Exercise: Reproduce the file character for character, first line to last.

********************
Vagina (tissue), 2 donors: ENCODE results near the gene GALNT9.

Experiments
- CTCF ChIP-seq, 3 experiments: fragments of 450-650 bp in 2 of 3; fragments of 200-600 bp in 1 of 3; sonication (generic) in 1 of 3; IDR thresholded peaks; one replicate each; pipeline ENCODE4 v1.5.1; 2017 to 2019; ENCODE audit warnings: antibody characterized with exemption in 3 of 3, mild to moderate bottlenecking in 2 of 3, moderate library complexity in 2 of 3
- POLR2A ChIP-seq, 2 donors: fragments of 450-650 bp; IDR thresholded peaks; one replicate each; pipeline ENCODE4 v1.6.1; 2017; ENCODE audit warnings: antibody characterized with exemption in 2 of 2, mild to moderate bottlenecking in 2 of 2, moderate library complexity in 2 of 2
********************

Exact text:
Vagina (tissue), 2 donors: ENCODE results near the gene GALNT9.

Experiments
- CTCF ChIP-seq, 3 experiments: fragments of 450-650 bp in 2 of 3; fragments of 200-600 bp in 1 of 3; sonication (generic) in 1 of 3; IDR thresholded peaks; one replicate each; pipeline ENCODE4 v1.5.1; 2017 to 2019; ENCODE audit warnings: antibody characterized with exemption in 3 of 3, mild to moderate bottlenecking in 2 of 3, moderate library complexity in 2 of 3
- POLR2A ChIP-seq, 2 donors: fragments of 450-650 bp; IDR thresholded peaks; one replicate each; pipeline ENCODE4 v1.6.1; 2017; ENCODE audit warnings: antibody characterized with exemption in 2 of 2, mild to moderate bottlenecking in 2 of 2, moderate library complexity in 2 of 2